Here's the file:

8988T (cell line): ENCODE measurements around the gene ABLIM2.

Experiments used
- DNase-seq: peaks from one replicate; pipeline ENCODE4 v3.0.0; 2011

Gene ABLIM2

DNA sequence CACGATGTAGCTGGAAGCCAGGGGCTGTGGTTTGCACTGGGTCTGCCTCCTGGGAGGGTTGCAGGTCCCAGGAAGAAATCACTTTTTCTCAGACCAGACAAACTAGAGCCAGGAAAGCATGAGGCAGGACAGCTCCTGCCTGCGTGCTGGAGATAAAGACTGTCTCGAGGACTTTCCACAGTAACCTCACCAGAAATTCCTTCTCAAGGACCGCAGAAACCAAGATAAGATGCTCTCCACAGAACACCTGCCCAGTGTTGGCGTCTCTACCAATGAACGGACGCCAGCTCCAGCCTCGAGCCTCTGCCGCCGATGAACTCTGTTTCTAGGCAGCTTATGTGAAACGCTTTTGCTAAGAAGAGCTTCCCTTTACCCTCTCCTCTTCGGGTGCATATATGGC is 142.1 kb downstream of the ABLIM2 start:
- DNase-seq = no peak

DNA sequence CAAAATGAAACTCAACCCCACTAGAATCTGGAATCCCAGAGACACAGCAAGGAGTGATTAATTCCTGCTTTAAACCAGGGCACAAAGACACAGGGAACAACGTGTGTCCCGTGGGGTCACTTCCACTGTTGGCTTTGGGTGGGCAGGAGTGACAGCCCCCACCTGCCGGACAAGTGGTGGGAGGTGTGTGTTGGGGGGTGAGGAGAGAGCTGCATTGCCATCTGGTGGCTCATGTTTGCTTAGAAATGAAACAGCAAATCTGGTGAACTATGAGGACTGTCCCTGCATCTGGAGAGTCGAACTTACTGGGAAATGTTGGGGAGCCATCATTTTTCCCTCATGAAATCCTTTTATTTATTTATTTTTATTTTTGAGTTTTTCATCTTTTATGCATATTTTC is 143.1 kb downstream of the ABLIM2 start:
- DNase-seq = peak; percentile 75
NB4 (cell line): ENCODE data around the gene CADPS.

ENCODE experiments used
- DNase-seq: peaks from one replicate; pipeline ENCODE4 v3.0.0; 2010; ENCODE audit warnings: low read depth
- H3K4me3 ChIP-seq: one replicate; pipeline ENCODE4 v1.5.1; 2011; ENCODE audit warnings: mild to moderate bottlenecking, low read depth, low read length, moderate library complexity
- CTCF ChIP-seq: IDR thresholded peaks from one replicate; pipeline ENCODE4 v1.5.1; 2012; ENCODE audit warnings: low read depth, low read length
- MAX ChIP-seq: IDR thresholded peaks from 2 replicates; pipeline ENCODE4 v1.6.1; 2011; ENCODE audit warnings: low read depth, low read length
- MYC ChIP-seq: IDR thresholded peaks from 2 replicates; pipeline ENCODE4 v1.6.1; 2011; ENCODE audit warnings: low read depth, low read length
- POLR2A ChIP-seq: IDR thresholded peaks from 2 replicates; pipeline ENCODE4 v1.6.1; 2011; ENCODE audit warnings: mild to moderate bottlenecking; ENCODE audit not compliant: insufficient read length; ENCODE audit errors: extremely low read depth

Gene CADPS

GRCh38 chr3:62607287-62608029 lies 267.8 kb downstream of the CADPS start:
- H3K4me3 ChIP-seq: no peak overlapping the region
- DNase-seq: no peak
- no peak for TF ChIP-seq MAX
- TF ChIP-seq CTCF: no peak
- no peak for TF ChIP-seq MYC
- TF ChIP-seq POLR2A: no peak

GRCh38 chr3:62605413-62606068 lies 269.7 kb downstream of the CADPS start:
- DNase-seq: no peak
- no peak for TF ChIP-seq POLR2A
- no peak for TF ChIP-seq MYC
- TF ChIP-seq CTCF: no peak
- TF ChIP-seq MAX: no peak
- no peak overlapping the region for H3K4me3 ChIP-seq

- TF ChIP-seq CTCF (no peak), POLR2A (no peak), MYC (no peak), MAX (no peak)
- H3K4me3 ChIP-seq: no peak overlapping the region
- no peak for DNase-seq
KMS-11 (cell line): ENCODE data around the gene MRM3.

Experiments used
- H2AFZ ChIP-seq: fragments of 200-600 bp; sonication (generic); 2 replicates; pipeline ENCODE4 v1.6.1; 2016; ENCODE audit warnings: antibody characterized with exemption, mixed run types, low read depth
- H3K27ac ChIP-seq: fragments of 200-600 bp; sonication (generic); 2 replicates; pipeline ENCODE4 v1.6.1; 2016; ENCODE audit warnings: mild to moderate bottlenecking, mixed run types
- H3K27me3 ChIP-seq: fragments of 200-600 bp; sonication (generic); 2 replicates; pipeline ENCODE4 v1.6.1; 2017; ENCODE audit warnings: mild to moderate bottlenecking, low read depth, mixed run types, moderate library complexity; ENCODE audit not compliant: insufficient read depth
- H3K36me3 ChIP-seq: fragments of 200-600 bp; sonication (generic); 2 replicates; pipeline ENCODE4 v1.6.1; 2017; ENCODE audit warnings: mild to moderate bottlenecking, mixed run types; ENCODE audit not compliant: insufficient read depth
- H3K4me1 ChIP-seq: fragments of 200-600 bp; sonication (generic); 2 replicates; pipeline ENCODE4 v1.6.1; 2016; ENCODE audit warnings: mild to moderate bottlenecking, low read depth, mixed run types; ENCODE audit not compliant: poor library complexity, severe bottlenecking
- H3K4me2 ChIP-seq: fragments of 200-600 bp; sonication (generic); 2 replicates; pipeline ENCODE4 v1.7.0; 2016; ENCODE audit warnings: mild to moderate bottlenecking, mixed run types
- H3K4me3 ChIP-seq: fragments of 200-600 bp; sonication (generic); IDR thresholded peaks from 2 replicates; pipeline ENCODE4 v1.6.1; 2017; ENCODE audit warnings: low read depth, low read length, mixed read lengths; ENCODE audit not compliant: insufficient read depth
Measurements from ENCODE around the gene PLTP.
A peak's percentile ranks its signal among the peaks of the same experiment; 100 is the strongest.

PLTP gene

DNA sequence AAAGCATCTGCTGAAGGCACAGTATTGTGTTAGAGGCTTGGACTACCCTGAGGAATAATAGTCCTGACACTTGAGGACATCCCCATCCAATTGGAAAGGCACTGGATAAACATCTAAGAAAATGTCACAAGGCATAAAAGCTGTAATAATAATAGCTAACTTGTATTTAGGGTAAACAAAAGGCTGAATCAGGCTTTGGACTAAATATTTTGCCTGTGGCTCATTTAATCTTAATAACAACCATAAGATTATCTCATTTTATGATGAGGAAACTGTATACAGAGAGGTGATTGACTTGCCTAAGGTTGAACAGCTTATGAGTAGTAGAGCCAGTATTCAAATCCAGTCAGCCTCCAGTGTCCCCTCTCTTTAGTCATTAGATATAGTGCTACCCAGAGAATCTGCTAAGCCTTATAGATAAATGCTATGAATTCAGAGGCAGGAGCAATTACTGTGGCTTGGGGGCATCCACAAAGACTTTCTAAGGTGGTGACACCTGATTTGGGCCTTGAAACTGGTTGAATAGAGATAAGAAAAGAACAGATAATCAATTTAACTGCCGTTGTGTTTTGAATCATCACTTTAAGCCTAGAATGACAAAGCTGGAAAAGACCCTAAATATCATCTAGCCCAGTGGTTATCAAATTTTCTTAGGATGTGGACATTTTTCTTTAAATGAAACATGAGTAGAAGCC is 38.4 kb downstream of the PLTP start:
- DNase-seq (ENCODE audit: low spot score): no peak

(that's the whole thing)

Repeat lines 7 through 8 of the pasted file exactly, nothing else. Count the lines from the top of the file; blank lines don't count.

DNA sequence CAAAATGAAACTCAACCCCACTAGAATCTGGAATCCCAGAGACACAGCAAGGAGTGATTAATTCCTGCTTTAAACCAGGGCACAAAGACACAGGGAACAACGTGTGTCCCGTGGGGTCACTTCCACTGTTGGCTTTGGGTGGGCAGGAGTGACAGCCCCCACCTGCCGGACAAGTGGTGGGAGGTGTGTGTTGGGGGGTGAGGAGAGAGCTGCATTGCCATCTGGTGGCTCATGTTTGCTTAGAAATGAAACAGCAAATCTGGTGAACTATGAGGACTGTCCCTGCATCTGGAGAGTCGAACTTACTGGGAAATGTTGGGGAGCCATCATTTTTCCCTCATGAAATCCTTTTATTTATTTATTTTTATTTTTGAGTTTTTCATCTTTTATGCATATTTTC is 143.1 kb downstream of the ABLIM2 start:
- DNase-seq = peak; percentile 75